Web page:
Another claim in the White Paper is that, from January, the devolved territories will gain new powers. In fact, Scotland, Wales and Northern Ireland have all powers except those expressly reserved to Westminster. The powers in question are not reserved and, in the absence of a change in the devolution statutes, would automatically come back to the devolved level. Within the EU, Scotland, Wales and Northern Ireland had the same degree of discretion in interpreting EU regulations as do Member States, which is quite considerable and has increased in recent years. So Scottish agriculture policy has diverged significantly from that in England. The test for the new arrangement will be how much discretion is still available. The Frameworks that are still being negotiated would govern that. The new internal market principle could go much further in curtailing devolved powers. There is a suggestion in the White Paper that the discretion available to the German Länder is problematic although that is smaller than the devolved UK nations had.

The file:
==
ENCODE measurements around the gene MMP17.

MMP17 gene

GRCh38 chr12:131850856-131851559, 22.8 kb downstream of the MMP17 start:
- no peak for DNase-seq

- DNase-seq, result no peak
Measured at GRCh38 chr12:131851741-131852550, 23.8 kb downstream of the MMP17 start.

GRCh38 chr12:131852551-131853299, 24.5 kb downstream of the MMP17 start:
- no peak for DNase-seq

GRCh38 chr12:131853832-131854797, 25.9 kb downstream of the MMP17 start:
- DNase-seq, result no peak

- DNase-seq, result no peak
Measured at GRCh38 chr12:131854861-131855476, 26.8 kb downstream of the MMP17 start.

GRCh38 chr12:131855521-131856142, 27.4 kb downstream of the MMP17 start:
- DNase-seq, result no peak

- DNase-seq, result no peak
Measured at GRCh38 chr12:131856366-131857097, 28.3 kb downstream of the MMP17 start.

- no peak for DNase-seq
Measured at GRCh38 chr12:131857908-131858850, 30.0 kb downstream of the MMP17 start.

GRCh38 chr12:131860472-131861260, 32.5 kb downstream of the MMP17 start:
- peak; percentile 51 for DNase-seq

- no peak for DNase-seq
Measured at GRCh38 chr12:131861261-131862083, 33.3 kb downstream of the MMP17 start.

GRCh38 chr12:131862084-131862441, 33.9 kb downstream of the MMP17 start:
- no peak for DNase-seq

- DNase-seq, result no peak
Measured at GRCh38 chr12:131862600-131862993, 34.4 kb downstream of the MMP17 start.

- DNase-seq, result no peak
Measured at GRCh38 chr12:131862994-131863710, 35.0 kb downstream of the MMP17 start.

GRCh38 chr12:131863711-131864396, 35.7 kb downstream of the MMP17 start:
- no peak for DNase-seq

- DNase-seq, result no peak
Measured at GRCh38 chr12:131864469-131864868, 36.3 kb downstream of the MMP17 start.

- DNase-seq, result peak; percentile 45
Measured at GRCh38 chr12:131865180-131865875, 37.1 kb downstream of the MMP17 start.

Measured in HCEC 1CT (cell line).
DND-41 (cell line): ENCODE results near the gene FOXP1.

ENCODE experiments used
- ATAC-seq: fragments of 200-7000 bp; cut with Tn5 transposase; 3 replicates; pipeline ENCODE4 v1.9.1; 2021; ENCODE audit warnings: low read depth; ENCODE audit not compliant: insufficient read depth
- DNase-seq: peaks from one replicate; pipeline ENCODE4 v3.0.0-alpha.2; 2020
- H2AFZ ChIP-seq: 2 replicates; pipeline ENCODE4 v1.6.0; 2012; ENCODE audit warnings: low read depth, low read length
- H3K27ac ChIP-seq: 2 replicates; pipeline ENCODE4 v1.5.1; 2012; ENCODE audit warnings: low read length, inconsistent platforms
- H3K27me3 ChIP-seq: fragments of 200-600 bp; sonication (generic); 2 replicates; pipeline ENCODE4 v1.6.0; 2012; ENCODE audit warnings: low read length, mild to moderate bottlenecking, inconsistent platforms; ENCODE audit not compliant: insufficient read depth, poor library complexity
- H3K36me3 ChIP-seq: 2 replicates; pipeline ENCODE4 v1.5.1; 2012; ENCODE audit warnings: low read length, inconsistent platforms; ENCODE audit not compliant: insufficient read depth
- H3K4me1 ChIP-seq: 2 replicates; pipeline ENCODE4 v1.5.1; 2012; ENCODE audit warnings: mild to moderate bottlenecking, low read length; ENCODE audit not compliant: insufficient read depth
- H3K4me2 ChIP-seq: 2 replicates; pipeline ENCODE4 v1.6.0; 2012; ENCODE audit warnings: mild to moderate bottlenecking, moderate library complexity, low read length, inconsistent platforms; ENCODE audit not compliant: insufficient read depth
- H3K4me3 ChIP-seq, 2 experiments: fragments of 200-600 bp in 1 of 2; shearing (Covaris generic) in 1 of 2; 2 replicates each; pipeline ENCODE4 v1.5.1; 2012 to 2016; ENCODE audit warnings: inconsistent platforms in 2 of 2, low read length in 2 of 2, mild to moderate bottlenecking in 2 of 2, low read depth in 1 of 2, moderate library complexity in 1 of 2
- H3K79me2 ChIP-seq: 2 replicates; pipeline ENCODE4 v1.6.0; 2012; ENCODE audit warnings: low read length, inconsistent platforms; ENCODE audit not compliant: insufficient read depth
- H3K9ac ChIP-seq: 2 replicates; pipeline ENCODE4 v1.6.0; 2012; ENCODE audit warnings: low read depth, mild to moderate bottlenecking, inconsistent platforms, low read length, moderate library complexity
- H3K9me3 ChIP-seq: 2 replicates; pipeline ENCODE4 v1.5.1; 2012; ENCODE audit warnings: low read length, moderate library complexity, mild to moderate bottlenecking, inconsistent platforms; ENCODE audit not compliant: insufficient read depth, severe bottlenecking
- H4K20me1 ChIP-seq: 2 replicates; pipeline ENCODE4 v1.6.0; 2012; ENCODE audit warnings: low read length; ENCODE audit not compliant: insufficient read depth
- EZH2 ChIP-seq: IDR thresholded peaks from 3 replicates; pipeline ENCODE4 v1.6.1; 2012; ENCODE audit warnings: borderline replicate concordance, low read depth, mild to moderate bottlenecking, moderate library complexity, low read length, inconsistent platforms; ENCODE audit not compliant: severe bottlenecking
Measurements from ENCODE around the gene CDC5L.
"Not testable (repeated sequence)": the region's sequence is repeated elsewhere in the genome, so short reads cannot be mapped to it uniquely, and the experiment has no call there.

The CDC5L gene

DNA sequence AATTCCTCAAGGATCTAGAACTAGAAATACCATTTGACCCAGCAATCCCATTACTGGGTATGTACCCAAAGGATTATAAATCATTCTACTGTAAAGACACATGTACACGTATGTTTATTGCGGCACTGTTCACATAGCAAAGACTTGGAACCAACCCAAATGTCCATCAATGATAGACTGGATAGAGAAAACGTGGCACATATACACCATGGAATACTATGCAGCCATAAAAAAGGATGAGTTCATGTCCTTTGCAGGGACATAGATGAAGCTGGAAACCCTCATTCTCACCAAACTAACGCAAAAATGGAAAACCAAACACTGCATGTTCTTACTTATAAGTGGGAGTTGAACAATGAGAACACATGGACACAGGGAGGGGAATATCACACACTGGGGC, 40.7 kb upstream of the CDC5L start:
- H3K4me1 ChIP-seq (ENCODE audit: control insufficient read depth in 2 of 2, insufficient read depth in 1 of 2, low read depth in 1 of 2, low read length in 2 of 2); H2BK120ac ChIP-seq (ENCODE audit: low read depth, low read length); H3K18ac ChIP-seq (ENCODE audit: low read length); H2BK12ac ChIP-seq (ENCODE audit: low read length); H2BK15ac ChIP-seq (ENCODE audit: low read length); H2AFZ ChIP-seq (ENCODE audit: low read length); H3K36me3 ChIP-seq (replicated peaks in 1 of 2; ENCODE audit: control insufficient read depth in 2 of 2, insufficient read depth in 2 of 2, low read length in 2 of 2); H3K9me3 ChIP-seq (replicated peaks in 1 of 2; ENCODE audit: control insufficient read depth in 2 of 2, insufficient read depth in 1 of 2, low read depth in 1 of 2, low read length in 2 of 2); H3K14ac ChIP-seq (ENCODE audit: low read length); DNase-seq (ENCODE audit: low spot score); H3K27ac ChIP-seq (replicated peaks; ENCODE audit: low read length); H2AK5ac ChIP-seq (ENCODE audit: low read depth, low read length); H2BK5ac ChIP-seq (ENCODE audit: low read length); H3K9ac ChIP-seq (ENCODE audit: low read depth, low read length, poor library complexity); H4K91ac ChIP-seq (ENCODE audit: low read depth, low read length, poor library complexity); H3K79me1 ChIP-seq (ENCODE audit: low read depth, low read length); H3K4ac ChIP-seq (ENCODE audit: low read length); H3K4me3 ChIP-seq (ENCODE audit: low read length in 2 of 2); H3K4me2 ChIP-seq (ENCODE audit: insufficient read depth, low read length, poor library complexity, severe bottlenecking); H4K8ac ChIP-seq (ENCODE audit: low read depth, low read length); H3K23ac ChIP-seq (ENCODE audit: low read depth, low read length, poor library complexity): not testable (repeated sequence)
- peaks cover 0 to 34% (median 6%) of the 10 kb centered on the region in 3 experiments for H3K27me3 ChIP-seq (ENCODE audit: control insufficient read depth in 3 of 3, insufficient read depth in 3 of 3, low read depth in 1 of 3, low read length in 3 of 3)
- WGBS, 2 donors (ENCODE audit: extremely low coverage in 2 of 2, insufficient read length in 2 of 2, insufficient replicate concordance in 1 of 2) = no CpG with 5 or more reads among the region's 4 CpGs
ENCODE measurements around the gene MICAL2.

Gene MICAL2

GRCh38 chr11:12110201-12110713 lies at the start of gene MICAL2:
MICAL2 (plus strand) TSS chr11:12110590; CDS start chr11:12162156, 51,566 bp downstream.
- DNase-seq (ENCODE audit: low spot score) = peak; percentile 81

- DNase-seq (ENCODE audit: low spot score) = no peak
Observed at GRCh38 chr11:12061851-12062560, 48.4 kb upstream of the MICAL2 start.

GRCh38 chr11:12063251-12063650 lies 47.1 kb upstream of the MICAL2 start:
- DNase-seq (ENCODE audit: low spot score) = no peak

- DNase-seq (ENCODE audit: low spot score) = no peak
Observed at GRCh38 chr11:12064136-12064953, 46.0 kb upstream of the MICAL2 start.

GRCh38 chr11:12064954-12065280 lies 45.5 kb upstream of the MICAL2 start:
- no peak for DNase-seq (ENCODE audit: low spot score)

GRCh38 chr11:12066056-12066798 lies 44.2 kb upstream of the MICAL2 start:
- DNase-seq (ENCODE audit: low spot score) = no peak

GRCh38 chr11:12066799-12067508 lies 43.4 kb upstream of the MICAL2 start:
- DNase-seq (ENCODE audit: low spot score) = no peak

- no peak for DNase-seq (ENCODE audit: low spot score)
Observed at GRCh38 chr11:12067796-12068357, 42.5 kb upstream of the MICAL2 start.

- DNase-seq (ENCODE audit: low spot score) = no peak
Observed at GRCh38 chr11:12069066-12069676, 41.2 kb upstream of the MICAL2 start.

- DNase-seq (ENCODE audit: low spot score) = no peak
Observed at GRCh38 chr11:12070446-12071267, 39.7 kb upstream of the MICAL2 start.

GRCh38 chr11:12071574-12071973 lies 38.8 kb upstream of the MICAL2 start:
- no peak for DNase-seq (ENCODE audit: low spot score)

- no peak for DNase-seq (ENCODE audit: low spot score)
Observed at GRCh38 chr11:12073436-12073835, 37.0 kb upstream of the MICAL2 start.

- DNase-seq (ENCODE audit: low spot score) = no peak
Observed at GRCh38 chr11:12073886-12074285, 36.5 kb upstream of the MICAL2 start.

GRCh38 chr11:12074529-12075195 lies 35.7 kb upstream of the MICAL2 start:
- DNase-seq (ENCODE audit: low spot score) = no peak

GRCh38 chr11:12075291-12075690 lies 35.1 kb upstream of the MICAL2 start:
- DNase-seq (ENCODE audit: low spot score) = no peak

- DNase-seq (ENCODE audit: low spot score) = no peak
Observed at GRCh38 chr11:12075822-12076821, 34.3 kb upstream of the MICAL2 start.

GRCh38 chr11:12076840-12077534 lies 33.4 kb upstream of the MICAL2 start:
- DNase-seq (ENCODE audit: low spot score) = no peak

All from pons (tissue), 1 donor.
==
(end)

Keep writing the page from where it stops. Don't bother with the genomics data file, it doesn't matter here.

There is a big difference between how the EU Internal Market works and what is being suggested here, although there is a lack of detail. EU laws and regulations are initiated by the European Commission, which is independent of Member States. They are agreed in the Council of the European Union, representing Member States and approved by the European Parliament. They are subject to a test of subsidiarity and proportionality, meaning that they must be applied at the lowest level possible and be no more detailed than necessary. Breaches of these principles can be appealed to the Court of Justice of the EU. Even sub-state governments can appeal via the Committee of the Regions.